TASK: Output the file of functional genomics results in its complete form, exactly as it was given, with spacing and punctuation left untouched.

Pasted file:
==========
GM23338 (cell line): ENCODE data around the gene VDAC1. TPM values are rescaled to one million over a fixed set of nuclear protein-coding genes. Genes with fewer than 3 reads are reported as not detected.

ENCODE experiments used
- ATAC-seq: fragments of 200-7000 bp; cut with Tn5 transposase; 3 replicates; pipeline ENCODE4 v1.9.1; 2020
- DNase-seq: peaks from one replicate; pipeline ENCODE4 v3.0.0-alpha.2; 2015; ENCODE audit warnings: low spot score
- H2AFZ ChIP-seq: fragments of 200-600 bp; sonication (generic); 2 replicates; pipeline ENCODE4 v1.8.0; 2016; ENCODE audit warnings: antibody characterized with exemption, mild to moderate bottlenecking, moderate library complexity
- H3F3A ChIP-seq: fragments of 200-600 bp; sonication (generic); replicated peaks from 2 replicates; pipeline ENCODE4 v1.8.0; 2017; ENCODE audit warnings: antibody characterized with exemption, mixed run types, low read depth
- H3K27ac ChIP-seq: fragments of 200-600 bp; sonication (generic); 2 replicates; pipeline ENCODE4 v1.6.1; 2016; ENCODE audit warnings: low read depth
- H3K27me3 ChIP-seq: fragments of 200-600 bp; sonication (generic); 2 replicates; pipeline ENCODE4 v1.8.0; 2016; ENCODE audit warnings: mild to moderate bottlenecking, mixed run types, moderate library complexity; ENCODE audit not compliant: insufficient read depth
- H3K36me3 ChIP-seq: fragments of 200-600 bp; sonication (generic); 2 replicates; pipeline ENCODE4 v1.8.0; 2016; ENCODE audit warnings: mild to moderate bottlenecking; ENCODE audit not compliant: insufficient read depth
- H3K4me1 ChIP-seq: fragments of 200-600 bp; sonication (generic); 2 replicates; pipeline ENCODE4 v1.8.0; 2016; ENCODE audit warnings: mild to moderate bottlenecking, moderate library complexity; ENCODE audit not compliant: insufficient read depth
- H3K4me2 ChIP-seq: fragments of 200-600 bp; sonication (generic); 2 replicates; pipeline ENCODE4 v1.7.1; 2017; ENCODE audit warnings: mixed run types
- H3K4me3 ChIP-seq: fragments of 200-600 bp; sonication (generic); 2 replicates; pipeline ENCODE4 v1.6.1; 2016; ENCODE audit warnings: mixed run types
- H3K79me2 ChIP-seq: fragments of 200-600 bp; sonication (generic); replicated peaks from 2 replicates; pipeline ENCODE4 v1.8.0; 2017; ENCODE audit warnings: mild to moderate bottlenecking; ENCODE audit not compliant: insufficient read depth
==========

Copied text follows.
GM23338 (cell line): ENCODE data around the gene VDAC1. TPM values are rescaled to one million over a fixed set of nuclear protein-coding genes. Genes with fewer than 3 reads are reported as not detected.

ENCODE experiments used
- ATAC-seq: fragments of 200-7000 bp; cut with Tn5 transposase; 3 replicates; pipeline ENCODE4 v1.9.1; 2020
- DNase-seq: peaks from one replicate; pipeline ENCODE4 v3.0.0-alpha.2; 2015; ENCODE audit warnings: low spot score
- H2AFZ ChIP-seq: fragments of 200-600 bp; sonication (generic); 2 replicates; pipeline ENCODE4 v1.8.0; 2016; ENCODE audit warnings: antibody characterized with exemption, mild to moderate bottlenecking, moderate library complexity
- H3F3A ChIP-seq: fragments of 200-600 bp; sonication (generic); replicated peaks from 2 replicates; pipeline ENCODE4 v1.8.0; 2017; ENCODE audit warnings: antibody characterized with exemption, mixed run types, low read depth
- H3K27ac ChIP-seq: fragments of 200-600 bp; sonication (generic); 2 replicates; pipeline ENCODE4 v1.6.1; 2016; ENCODE audit warnings: low read depth
- H3K27me3 ChIP-seq: fragments of 200-600 bp; sonication (generic); 2 replicates; pipeline ENCODE4 v1.8.0; 2016; ENCODE audit warnings: mild to moderate bottlenecking, mixed run types, moderate library complexity; ENCODE audit not compliant: insufficient read depth
- H3K36me3 ChIP-seq: fragments of 200-600 bp; sonication (generic); 2 replicates; pipeline ENCODE4 v1.8.0; 2016; ENCODE audit warnings: mild to moderate bottlenecking; ENCODE audit not compliant: insufficient read depth
- H3K4me1 ChIP-seq: fragments of 200-600 bp; sonication (generic); 2 replicates; pipeline ENCODE4 v1.8.0; 2016; ENCODE audit warnings: mild to moderate bottlenecking, moderate library complexity; ENCODE audit not compliant: insufficient read depth
- H3K4me2 ChIP-seq: fragments of 200-600 bp; sonication (generic); 2 replicates; pipeline ENCODE4 v1.7.1; 2017; ENCODE audit warnings: mixed run types
- H3K4me3 ChIP-seq: fragments of 200-600 bp; sonication (generic); 2 replicates; pipeline ENCODE4 v1.6.1; 2016; ENCODE audit warnings: mixed run types
- H3K79me2 ChIP-seq: fragments of 200-600 bp; sonication (generic); replicated peaks from 2 replicates; pipeline ENCODE4 v1.8.0; 2017; ENCODE audit warnings: mild to moderate bottlenecking; ENCODE audit not compliant: insufficient read depth